> Steve Schaffner also replied:
> > Does the Christian view really avoid begging the question? How does
> > the fact that God is my creator make his law binding morally? Why is
> > it _right_ to obey God, rather than merely expedient, or necessary,
> > say? Suppose humans prove able, eventually, to make intelligent,
> > conscious machines. Should our wishes be morally binding on them?
> I did not and would not say that God's status as creator gives him the
> right to hold us responsible to his "wishes." What is right and wrong is
> decided by what is consistent with God's character. There can be no other
> standard, or God is not infinite. Put another way, there is no code that
> God must follow in order to be good. God just "is" good. Were there a
> standard for him to follow, then the deviser of that standard must be God
> Absolute morality can be grounded only in God's character.
I don't see that this really answers my question. Granting for the moment
that "good" can be taken to mean "reflecting God's character", how
do you go from the statement "This action is good" to the statement
"I should carry out this action"? That is, without introducing the
additional claim "I should do things that reflect God's character",
a claim that seems to me to be as ungrounded as any in a secular
theory of ethics. How do you get from "is" to "ought"?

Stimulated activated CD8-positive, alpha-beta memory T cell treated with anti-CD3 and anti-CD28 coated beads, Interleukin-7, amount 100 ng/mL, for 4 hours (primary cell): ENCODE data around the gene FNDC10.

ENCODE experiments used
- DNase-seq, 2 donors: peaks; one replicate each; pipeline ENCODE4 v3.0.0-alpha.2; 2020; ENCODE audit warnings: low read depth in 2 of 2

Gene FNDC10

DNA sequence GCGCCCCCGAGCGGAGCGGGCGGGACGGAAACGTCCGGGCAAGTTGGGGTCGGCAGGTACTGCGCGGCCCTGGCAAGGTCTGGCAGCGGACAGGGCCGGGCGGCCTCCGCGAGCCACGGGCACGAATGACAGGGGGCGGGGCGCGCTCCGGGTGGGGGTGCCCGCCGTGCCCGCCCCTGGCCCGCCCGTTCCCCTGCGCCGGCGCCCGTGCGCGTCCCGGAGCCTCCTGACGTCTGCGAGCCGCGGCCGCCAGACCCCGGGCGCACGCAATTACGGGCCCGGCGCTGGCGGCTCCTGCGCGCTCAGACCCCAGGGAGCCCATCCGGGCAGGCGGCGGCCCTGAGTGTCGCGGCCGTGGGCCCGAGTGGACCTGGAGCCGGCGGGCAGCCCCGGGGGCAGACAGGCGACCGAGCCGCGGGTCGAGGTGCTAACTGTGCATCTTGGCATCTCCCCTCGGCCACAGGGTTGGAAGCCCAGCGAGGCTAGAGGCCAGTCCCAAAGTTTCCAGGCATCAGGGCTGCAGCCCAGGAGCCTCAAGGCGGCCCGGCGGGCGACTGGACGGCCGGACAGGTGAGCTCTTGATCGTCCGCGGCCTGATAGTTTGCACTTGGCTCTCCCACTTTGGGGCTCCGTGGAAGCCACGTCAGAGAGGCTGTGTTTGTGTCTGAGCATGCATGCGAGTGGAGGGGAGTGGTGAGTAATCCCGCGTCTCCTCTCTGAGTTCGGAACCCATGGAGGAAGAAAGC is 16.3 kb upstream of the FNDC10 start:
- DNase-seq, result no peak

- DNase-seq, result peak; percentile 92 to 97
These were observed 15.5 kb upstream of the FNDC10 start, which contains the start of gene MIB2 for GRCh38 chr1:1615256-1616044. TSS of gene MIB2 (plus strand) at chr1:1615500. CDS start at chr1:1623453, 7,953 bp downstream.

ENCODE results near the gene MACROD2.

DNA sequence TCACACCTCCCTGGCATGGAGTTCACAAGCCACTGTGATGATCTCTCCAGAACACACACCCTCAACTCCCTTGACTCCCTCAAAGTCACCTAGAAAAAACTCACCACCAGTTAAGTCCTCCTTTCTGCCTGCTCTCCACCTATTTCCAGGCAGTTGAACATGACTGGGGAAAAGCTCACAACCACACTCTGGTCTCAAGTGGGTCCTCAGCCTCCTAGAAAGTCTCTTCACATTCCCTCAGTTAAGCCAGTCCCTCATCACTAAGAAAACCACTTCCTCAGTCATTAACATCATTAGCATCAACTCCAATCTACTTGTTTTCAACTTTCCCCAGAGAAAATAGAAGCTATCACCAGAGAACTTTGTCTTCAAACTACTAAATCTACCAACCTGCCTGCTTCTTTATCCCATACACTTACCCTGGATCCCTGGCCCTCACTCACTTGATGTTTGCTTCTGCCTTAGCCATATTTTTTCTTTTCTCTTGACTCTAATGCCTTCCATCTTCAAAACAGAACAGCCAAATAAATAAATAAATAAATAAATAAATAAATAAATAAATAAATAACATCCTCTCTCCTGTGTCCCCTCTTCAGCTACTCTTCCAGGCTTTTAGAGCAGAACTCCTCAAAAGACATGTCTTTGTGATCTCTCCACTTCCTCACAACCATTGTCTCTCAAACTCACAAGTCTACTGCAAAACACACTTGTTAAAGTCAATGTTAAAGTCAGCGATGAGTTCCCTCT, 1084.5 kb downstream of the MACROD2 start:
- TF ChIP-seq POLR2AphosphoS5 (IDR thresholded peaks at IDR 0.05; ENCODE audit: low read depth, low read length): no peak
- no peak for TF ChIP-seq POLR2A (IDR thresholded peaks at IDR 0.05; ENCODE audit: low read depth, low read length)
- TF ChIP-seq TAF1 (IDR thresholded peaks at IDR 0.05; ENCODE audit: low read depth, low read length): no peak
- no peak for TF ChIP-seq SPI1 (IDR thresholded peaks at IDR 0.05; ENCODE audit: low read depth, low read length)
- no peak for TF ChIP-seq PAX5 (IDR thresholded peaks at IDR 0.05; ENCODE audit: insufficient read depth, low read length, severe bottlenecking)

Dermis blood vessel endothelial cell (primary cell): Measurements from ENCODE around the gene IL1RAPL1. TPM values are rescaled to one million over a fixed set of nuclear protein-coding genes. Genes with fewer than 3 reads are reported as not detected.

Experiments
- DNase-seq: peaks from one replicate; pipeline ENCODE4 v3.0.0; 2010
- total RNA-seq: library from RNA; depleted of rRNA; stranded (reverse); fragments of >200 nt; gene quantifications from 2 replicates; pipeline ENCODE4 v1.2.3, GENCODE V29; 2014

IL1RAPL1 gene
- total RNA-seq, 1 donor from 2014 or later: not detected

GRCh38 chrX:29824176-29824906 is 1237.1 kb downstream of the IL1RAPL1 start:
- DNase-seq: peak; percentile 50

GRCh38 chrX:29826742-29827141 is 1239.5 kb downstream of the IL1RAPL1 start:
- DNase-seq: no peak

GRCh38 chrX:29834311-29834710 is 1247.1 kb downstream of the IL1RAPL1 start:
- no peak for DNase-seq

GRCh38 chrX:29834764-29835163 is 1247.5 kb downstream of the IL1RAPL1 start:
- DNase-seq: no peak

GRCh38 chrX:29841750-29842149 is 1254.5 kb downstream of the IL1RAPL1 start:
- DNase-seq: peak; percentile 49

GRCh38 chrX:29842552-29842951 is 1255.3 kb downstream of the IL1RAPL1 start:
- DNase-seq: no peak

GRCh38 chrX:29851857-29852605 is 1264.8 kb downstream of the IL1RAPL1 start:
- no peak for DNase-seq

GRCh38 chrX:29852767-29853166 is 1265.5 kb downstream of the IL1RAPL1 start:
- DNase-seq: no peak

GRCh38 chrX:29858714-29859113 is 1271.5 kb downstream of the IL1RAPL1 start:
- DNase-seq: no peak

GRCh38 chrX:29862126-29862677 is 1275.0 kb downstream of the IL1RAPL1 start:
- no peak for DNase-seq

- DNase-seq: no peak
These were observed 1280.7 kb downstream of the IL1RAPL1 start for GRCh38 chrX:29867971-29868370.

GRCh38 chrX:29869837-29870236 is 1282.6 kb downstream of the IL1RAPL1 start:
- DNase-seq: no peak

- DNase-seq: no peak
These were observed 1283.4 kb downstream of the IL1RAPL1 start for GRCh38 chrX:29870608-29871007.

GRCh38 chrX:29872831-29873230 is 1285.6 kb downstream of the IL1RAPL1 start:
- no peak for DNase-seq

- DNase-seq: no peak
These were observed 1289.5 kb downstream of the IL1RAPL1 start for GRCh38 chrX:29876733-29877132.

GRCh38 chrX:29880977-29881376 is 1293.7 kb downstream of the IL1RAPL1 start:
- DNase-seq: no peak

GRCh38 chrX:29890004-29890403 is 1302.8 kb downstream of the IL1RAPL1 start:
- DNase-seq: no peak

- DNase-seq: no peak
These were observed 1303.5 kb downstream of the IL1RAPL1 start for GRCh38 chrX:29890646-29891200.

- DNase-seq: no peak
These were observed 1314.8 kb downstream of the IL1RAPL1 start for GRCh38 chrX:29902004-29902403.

> Steve replied:
> > I don't think the situation is quite as simple as that. I can find
> > elements in the Bible that support both my moral beliefs and my
> > trust in science, but I can also find plenty of elements that run
> > counter to both.
> If the Bible actually teaches contrary to your moral or scientific beliefs,
> then I would humbly suggest that you consider changing them. If you mean
> something else here, then please elucidate.
I mean that what the Bible teaches is often very much in the eye of the
beholder; you don't have to look very far to find Christians who draw
wildly different conclusions about both science and ethics from the Bible.
Personally, I am capable of seeing lots of things in the Bible,
some of them mutually contradictory. To a considerable extent the
Bible expresses a world-view that is not particularly friendly to science,
and in some places it reflects ethics that I find abhorent. I don't
think God is trying to teach me either that world-view or those ethics,
but that's not a decision I make (or can make) based solely on what's
in the Bible.
> > It's not at all clear to me to what extent, in
> > reality, my moral beliefs are based on my theism. If, for example,
> > you were convinced that God was directing you to murder a child,
> > would you do it?
> I'm not quite sure what you're getting at here, so I don't know how to
> respond to this.
I mean this: when we say "God is good", we mean something more than that
God is what God is. Rather, we already have some notion of what "good"
is, and we're saying that God is (and is the source of) what we mean
by good. That is a claim, and a potentially false one in principle,
about the character of God. If, for example, I were to decide that
there is a creator, but that he delights in malice, deceit and pain,
then I would say that that god is evil, not that malice, deceit and pain
are good. That's the only way I can see to use the words "good"
and "evil" meaningfully.